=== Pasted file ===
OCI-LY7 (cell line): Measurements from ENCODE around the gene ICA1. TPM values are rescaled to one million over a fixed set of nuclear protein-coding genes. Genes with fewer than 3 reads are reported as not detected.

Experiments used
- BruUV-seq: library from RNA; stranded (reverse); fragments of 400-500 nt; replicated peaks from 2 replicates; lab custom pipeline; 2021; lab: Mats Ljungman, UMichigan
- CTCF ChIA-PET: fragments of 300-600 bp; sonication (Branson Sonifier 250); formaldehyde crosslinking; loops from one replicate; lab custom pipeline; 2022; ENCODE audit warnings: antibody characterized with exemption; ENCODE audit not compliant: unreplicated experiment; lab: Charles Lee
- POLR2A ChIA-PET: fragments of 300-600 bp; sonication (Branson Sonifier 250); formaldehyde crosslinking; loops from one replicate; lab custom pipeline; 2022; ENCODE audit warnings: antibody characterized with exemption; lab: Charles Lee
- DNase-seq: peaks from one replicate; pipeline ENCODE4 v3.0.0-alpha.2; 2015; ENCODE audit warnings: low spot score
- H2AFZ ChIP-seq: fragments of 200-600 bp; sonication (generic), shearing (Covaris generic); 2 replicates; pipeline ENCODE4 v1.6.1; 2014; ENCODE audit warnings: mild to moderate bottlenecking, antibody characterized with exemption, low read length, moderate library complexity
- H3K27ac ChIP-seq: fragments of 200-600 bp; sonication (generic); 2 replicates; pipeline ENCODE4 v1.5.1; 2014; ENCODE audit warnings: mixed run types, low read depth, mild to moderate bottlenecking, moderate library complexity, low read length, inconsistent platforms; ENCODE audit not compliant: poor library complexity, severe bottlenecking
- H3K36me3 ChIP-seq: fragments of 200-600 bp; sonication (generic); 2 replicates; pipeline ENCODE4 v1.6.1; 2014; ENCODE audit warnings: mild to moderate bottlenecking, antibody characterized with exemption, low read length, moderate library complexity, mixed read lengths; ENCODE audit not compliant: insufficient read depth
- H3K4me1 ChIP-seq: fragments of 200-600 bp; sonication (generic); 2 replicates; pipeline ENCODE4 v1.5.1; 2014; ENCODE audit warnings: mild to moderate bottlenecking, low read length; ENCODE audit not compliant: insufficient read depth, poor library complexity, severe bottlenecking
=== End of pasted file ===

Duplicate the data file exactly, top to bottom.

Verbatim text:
OCI-LY7 (cell line): Measurements from ENCODE around the gene ICA1. TPM values are rescaled to one million over a fixed set of nuclear protein-coding genes. Genes with fewer than 3 reads are reported as not detected.

Experiments used
- BruUV-seq: library from RNA; stranded (reverse); fragments of 400-500 nt; replicated peaks from 2 replicates; lab custom pipeline; 2021; lab: Mats Ljungman, UMichigan
- CTCF ChIA-PET: fragments of 300-600 bp; sonication (Branson Sonifier 250); formaldehyde crosslinking; loops from one replicate; lab custom pipeline; 2022; ENCODE audit warnings: antibody characterized with exemption; ENCODE audit not compliant: unreplicated experiment; lab: Charles Lee
- POLR2A ChIA-PET: fragments of 300-600 bp; sonication (Branson Sonifier 250); formaldehyde crosslinking; loops from one replicate; lab custom pipeline; 2022; ENCODE audit warnings: antibody characterized with exemption; lab: Charles Lee
- DNase-seq: peaks from one replicate; pipeline ENCODE4 v3.0.0-alpha.2; 2015; ENCODE audit warnings: low spot score
- H2AFZ ChIP-seq: fragments of 200-600 bp; sonication (generic), shearing (Covaris generic); 2 replicates; pipeline ENCODE4 v1.6.1; 2014; ENCODE audit warnings: mild to moderate bottlenecking, antibody characterized with exemption, low read length, moderate library complexity
- H3K27ac ChIP-seq: fragments of 200-600 bp; sonication (generic); 2 replicates; pipeline ENCODE4 v1.5.1; 2014; ENCODE audit warnings: mixed run types, low read depth, mild to moderate bottlenecking, moderate library complexity, low read length, inconsistent platforms; ENCODE audit not compliant: poor library complexity, severe bottlenecking
- H3K36me3 ChIP-seq: fragments of 200-600 bp; sonication (generic); 2 replicates; pipeline ENCODE4 v1.6.1; 2014; ENCODE audit warnings: mild to moderate bottlenecking, antibody characterized with exemption, low read length, moderate library complexity, mixed read lengths; ENCODE audit not compliant: insufficient read depth
- H3K4me1 ChIP-seq: fragments of 200-600 bp; sonication (generic); 2 replicates; pipeline ENCODE4 v1.5.1; 2014; ENCODE audit warnings: mild to moderate bottlenecking, low read length; ENCODE audit not compliant: insufficient read depth, poor library complexity, severe bottlenecking